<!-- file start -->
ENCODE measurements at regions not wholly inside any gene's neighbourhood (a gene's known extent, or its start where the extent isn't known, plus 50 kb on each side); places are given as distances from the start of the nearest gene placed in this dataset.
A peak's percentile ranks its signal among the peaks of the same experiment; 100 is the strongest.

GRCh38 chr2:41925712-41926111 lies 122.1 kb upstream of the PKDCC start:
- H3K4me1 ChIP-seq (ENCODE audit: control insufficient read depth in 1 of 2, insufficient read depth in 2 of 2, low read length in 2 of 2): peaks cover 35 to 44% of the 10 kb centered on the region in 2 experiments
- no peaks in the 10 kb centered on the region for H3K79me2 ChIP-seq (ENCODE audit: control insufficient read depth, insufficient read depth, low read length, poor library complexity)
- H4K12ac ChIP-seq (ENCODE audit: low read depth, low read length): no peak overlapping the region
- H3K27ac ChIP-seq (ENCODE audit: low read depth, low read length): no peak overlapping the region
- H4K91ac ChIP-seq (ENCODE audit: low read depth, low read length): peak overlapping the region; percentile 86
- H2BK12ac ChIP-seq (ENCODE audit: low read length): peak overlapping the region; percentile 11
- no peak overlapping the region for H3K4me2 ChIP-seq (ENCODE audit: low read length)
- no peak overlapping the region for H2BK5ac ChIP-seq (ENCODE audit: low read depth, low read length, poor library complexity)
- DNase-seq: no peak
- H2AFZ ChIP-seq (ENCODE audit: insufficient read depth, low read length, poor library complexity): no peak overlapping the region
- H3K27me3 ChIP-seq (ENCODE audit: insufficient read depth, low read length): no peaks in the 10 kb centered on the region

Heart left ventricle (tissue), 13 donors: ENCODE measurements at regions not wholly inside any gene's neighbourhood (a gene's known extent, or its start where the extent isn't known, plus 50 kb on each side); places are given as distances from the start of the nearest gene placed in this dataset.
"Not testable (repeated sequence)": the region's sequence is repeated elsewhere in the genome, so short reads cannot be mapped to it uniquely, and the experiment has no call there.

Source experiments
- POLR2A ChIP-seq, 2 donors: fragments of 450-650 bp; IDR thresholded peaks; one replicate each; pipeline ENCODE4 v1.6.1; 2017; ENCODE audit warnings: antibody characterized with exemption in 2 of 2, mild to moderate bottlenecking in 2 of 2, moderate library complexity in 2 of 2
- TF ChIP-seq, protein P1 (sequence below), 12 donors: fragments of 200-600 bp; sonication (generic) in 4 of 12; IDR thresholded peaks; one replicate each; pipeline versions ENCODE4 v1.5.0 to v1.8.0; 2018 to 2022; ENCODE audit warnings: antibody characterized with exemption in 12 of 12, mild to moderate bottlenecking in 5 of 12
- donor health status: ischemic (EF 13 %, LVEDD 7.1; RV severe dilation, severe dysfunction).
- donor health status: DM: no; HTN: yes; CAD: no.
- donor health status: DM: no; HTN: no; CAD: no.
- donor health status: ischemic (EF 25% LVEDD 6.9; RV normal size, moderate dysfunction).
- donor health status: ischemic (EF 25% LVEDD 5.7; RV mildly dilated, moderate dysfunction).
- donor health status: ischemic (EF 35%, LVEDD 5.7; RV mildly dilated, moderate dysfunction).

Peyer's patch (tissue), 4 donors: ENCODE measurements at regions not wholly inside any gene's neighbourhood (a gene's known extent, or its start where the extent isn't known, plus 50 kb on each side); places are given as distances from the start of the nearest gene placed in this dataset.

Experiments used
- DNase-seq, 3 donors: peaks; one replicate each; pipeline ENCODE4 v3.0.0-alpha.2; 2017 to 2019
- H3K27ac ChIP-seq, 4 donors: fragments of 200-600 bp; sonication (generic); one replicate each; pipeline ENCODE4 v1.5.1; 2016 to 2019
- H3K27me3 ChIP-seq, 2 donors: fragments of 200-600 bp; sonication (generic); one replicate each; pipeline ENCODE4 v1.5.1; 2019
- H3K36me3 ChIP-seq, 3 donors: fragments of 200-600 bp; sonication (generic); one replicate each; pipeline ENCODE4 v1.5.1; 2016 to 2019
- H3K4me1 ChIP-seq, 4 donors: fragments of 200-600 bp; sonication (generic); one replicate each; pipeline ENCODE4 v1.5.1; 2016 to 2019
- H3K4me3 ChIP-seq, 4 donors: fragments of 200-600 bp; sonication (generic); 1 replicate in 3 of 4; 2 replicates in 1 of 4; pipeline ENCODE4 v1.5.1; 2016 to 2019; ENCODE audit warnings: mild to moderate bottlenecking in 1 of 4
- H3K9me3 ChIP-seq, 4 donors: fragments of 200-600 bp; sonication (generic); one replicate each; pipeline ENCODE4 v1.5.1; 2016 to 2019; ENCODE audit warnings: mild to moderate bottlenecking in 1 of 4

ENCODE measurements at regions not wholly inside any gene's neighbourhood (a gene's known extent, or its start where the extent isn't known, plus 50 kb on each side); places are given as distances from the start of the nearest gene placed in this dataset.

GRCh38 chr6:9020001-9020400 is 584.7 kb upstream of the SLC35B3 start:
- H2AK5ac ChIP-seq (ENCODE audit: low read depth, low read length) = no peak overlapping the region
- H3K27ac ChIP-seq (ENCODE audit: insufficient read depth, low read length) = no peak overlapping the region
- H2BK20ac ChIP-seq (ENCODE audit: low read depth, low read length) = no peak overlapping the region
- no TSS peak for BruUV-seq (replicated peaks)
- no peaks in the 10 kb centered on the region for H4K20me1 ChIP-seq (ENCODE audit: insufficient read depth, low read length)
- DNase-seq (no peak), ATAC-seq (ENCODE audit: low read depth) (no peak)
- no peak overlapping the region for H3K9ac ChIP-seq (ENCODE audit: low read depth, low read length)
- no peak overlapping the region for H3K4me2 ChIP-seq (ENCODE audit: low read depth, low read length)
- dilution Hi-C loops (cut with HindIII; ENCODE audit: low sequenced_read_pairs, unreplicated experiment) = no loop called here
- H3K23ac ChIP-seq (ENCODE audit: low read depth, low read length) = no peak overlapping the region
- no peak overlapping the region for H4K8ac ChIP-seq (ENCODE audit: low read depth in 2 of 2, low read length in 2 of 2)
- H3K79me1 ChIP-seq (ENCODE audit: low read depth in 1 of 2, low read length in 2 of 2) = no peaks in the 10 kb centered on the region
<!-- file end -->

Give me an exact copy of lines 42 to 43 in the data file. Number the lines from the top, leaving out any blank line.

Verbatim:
- DNase-seq (no peak), ATAC-seq (ENCODE audit: low read depth) (no peak)
- no peak overlapping the region for H3K9ac ChIP-seq (ENCODE audit: low read depth, low read length)